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Most people agree that eliminating toxic chemicals from the home is a healthy choice. Yet, one of the most common things I hear from friends (including my husband) is that going toxic-free is too expensive, especially these days when household budgets are tight. But a toxic-free lifestyle doesn’t have to be one that only a few can enjoy.  There are many ways to protect our families from toxic chemicals without breaking the bank. Nobody knows these easy, cheap tips better than Toxic-Free Future’s own staff and board. So we asked our coworkers and board members about their favorite low-cost tips to eliminate harmful chemicals in the home.
Top Tips for Avoiding toxic flame retardants
The US Consumer Product Safety Commission is warning consumers, especially pregnant women and young children, to avoid kids’ products, electronics, mattresses, and home furniture that contain certain toxic flame retardants, known as organohalogens.
Read about choosing safer mattresses and changing pads.
Common ingredients such as baking soda and liquid soap can be used for a host of jobs around the house. Try these recipes as alternatives to hazardous cleaning products!
college-dorm-move-in
Families with college-age kids are checking off their Dorm Essentials lists and packing up the car for that iconic family event – College Move-In Day. Here are some tips to reduce your college student’s exposure to toxic chemicals in their new digs and making a healthy college dorm room for them.
Nobody LOVES cleaning, but it's a job that we all do. Get your house safely clean this spring by following these tips to make sure you use safer cleaning products for both you and the environment.
Vacuuming is not just for keeping up appearances!  It’s actually an easy way to reduce unnecessary chemical exposure and common allergens in your home. Household dust contains many ingredients – some you’d expect, like pet dander, tracked-in soil, and dust mites. However, industrial chemicals like flame retardants, pesticides and heavy metals are also lurking in dust bunnies.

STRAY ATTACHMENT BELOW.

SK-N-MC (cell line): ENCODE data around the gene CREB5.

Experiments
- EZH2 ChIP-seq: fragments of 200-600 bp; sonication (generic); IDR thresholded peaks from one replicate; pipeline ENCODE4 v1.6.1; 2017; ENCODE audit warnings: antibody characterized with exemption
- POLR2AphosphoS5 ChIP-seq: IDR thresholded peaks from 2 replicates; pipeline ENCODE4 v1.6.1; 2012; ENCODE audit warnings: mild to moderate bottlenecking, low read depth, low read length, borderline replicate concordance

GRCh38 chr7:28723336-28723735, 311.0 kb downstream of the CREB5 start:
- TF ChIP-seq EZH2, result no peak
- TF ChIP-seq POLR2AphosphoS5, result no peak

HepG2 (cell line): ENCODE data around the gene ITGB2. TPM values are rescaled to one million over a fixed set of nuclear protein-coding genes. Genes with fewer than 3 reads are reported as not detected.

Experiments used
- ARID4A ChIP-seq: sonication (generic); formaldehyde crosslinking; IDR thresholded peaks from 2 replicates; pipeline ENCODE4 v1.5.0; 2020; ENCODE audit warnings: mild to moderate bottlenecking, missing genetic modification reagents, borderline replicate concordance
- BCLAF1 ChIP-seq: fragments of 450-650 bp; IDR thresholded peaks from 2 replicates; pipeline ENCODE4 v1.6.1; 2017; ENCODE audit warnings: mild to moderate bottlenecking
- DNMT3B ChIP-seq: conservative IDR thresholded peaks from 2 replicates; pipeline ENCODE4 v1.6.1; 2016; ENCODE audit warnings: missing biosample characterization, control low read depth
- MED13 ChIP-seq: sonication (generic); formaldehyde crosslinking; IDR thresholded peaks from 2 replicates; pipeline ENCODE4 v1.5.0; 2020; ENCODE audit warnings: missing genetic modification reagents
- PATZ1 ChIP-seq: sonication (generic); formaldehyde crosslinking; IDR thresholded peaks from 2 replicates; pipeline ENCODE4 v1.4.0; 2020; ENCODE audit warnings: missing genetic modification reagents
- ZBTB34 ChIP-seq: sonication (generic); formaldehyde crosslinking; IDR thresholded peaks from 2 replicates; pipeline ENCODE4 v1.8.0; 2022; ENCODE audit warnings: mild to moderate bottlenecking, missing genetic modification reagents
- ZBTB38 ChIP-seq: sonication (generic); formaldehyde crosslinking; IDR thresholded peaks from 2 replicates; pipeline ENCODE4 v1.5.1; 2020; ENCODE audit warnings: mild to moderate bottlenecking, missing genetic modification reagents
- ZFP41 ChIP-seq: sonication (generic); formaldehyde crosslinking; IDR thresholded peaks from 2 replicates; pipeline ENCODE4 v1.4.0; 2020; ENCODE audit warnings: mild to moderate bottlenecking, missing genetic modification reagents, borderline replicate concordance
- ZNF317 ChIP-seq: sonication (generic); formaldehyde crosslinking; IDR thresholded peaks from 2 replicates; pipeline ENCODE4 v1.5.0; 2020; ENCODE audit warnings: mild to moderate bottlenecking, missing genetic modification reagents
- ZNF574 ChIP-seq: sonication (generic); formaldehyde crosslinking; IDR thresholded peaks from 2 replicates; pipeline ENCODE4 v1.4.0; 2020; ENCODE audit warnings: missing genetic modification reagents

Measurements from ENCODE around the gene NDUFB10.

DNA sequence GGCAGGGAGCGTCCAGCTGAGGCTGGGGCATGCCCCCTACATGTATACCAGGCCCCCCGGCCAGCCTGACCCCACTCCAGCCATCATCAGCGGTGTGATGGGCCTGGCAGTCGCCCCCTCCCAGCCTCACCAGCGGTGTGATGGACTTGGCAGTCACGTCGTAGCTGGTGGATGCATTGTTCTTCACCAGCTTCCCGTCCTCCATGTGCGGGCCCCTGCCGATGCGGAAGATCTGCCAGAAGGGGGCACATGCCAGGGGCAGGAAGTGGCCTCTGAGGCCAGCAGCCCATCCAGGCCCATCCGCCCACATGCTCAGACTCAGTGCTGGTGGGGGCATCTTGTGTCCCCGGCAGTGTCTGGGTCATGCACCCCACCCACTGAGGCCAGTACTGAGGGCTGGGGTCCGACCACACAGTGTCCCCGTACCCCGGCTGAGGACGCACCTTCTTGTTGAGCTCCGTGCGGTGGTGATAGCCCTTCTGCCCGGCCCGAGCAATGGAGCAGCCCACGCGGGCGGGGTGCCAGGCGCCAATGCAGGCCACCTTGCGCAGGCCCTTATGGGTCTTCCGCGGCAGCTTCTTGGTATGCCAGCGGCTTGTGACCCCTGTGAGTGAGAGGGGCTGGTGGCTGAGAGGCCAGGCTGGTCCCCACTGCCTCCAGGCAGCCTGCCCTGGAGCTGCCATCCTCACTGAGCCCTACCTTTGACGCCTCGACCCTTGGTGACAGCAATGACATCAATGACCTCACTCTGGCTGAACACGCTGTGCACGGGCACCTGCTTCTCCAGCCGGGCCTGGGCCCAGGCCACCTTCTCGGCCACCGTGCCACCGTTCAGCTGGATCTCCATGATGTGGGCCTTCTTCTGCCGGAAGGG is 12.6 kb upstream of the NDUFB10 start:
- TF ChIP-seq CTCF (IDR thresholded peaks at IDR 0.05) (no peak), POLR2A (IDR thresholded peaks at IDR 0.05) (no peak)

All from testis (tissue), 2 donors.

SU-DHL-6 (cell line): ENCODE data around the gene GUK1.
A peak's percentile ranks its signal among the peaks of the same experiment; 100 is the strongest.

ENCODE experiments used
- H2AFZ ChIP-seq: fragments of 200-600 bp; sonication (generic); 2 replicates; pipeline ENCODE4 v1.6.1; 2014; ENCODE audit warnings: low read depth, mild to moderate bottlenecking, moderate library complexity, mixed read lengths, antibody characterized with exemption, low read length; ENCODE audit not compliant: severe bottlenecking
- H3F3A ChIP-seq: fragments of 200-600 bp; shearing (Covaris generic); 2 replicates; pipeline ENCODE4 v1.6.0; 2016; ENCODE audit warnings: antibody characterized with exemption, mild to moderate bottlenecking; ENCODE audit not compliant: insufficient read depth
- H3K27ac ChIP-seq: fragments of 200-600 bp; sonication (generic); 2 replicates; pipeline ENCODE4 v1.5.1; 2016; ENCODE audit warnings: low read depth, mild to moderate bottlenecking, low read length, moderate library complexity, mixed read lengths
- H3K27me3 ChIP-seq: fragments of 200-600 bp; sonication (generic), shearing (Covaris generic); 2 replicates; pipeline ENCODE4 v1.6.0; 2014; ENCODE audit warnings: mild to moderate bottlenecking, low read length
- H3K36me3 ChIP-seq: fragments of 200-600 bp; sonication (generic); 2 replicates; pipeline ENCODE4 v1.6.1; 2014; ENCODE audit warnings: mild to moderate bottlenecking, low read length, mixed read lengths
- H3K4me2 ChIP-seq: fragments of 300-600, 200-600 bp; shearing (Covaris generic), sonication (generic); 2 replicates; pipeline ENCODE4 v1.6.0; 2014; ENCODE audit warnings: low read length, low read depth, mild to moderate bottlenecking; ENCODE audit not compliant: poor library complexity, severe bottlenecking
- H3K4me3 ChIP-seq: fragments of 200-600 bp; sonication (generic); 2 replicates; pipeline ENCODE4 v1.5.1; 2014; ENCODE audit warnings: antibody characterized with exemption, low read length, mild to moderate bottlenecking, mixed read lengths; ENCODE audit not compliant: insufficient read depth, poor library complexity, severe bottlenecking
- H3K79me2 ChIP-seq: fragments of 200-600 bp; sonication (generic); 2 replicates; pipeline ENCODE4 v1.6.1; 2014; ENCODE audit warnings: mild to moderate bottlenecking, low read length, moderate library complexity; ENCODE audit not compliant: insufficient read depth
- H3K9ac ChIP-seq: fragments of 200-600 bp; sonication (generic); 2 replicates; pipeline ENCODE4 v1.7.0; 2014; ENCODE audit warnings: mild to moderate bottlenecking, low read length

Mold is a living organism, requiring food and water and releasing thousands of tiny mold spores into the air to reproduce. All good and part of the natural order of life, until those microscopic spores enter our homes and grow indoors.
When Hazel Salazar moved to Seattle from El Salvador to join her husband 20 years ago cleaning houses was the only job she could get. Her first client handed Salazar a bucket and a jug of pine-scented cleaner. Within hours the skin on Salazar’s hands had blistered. Over the course of the next three days it peeled away in sheets. Welcome to mainstream American cleaning products.
Choosing a Pest Management Professional When autumn cools the nights, bugs and critters seek warmth inside. Using Integrated Pest Management (IPM) to control pests without exposure to harmful chemicals is an effective approach that is healthier for your children, pets and the environment too.